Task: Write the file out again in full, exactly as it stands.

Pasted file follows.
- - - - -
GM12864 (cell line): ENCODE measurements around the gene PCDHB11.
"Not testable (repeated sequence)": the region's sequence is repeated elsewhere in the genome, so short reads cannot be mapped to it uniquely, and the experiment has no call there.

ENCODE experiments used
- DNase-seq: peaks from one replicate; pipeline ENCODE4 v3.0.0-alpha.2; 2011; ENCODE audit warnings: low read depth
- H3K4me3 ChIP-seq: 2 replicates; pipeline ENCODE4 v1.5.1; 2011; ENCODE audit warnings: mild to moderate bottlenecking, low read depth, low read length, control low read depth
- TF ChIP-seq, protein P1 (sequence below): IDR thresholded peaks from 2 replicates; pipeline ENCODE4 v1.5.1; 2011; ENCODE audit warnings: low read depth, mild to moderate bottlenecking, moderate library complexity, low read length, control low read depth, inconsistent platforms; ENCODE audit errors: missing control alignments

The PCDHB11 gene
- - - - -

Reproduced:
GM12864 (cell line): ENCODE measurements around the gene PCDHB11.
"Not testable (repeated sequence)": the region's sequence is repeated elsewhere in the genome, so short reads cannot be mapped to it uniquely, and the experiment has no call there.

ENCODE experiments used
- DNase-seq: peaks from one replicate; pipeline ENCODE4 v3.0.0-alpha.2; 2011; ENCODE audit warnings: low read depth
- H3K4me3 ChIP-seq: 2 replicates; pipeline ENCODE4 v1.5.1; 2011; ENCODE audit warnings: mild to moderate bottlenecking, low read depth, low read length, control low read depth
- TF ChIP-seq, protein P1 (sequence below): IDR thresholded peaks from 2 replicates; pipeline ENCODE4 v1.5.1; 2011; ENCODE audit warnings: low read depth, mild to moderate bottlenecking, moderate library complexity, low read length, control low read depth, inconsistent platforms; ENCODE audit errors: missing control alignments

The PCDHB11 gene